Microsoft acquires Seattle startup PlayFab to bolster cloud offerings for game developers

The PlayFab team. (PlayFab Photo)

Microsoft said it has acquired Seattle gaming startup PlayFab, in a bid to strengthen its position in the more than $100 billion market.

PlayFab was started four years ago, and it gives developers a back end platform to build, launch and manage games. The trend lately in gaming is away from physical discs, and toward games that live in the cloud and are updated frequently.

“Built well, these backend systems enabled games to engage, retain, and monetize players like never before, with longevity in the top grossing charts measured in years. Built poorly, they crashed and burned on launch day,” James Gwertzman, PlayFab co-founder and CEO, wrote in a blog post about the acquisition.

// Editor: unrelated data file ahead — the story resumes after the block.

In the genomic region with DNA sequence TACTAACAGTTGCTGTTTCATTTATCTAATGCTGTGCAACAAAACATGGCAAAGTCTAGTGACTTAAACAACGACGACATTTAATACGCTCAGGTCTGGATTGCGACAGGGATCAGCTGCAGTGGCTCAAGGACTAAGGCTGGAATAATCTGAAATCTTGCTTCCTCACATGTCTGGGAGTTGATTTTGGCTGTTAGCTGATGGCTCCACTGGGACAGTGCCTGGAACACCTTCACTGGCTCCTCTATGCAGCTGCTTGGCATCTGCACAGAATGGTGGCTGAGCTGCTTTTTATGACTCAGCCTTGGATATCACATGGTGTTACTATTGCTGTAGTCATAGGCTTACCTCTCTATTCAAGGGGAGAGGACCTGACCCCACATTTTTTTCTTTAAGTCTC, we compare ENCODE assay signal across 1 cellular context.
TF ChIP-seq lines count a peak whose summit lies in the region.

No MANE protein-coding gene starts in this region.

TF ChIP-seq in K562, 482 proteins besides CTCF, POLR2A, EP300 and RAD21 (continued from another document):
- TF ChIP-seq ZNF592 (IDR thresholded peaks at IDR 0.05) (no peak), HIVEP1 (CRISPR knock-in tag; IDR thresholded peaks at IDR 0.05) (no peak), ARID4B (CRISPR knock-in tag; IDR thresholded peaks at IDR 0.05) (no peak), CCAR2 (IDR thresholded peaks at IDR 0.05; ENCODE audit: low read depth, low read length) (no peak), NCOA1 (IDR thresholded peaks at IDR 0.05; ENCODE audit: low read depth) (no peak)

PlayFab’s platform powers more than 1,200 games from companies like Disney, Rovio and Atari. Microsoft’s Kareem Choudhry wrote in a blog post that the platform makes it easier for developers to build games and not have to worry about the back end technology.

In their blog posts, the two companies didn’t dive deep into how they will integrate with each other. Microsoft said PlayFab’s “platform is a natural complement to Azure for gaming.” Gwertzman wrote that Azure’s massive global footprint will help PlayFab offer an “entirely new level of features, resources, and support.”

The acquisition of PlayFab is another example of Microsoft’s gaming push. In 2016, Microsoft acquired game streaming startup Beam and later rebranded it Mixer. New features have steadily been added to Mixer, most recently a redesigned mobile app.